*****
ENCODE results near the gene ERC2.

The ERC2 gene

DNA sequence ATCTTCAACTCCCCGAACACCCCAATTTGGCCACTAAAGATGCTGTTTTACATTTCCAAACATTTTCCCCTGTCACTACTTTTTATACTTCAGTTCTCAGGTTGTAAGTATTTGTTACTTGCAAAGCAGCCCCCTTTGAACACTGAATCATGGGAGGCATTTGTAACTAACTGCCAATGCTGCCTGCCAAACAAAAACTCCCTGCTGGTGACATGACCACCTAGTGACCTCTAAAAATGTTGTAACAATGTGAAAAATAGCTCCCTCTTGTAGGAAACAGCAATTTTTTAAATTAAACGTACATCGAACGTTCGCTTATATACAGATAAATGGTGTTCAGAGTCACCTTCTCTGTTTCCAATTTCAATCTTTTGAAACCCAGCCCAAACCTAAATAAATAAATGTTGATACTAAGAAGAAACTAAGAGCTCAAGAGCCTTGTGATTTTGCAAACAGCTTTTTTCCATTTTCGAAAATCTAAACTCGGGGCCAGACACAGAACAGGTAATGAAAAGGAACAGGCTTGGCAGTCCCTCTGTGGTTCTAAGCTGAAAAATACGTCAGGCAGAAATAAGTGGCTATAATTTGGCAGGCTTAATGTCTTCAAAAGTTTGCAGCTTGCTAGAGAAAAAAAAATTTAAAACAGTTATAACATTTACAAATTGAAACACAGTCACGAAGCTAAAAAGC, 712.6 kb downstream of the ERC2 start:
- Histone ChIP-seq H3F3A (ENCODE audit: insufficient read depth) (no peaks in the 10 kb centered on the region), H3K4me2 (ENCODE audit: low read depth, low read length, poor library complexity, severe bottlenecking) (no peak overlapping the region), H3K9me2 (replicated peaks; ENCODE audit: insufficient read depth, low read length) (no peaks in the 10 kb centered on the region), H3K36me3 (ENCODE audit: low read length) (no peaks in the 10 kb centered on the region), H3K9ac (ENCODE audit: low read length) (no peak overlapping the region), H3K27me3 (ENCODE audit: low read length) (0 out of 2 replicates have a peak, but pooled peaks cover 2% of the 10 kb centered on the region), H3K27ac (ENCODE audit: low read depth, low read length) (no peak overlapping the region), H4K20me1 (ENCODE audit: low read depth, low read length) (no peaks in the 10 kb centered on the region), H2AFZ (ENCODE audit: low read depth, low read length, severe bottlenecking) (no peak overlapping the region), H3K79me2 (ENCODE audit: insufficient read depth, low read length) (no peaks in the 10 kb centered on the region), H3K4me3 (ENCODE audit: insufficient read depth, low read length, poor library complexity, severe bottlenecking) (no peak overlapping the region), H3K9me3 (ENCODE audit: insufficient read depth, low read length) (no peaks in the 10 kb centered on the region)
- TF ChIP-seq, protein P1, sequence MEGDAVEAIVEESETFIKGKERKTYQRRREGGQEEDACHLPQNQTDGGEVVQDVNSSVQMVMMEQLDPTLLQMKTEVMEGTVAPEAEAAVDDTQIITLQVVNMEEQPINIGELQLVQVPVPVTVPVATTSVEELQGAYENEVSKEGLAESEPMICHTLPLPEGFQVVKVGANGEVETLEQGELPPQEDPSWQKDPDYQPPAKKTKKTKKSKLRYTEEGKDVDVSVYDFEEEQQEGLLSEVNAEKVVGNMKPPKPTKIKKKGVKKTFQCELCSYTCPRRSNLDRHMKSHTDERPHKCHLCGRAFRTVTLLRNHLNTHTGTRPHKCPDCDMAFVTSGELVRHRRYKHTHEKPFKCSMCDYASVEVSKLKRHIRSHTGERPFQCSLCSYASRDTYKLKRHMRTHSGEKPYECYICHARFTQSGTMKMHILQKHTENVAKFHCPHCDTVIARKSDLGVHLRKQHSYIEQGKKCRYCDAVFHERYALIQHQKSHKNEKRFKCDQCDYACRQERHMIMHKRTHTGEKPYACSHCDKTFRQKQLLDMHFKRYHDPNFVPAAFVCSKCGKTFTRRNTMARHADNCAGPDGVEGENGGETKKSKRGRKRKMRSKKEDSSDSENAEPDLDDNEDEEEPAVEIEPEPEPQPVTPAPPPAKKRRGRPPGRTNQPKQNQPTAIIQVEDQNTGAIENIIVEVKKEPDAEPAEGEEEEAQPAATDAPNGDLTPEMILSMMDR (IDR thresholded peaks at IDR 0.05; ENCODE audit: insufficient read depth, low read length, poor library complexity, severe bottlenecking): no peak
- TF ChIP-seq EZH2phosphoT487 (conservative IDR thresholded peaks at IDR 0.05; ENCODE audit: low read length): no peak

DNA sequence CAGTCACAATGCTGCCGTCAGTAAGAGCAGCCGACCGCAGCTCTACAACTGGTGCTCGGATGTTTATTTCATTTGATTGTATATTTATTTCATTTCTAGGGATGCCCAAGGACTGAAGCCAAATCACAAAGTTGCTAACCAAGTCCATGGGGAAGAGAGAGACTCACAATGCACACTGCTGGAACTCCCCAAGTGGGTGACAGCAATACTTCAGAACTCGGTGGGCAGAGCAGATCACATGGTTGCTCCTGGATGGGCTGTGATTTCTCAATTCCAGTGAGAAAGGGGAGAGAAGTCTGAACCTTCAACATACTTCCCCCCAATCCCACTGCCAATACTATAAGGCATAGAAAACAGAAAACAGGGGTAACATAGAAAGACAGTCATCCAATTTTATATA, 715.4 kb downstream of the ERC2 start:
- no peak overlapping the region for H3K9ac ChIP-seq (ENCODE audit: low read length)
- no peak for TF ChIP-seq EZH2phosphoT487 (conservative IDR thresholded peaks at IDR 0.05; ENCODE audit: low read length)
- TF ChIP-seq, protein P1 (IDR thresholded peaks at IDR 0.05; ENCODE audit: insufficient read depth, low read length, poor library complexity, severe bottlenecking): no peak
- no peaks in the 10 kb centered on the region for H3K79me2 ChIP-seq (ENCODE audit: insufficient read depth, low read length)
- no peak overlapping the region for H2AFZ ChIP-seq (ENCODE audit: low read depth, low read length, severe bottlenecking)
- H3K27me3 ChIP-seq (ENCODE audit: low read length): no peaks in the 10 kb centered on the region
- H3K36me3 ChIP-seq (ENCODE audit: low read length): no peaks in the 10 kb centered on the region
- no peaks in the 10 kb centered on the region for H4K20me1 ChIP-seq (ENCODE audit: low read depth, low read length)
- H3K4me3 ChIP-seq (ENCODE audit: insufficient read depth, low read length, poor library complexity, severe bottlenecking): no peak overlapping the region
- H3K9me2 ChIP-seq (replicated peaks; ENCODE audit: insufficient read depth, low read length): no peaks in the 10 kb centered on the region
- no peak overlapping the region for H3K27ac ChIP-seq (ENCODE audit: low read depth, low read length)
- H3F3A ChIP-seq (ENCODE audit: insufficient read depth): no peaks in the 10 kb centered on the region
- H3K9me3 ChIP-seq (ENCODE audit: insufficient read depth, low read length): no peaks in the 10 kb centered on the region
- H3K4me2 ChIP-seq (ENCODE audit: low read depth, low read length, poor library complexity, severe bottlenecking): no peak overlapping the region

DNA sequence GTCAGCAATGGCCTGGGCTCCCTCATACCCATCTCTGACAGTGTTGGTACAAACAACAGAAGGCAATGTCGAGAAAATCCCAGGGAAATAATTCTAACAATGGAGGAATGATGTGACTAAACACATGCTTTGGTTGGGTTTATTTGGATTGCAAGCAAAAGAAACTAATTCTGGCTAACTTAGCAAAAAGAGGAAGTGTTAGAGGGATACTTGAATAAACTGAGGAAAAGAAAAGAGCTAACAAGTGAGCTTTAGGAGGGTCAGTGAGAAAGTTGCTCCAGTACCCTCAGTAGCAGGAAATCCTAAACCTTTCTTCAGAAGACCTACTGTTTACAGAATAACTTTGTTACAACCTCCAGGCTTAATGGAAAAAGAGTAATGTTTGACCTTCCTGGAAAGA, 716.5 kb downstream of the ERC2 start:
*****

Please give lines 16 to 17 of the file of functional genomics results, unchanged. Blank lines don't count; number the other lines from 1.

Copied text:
- H3K4me3 ChIP-seq (ENCODE audit: insufficient read depth, low read length, poor library complexity, severe bottlenecking): no peak overlapping the region
- H3K9me2 ChIP-seq (replicated peaks; ENCODE audit: insufficient read depth, low read length): no peaks in the 10 kb centered on the region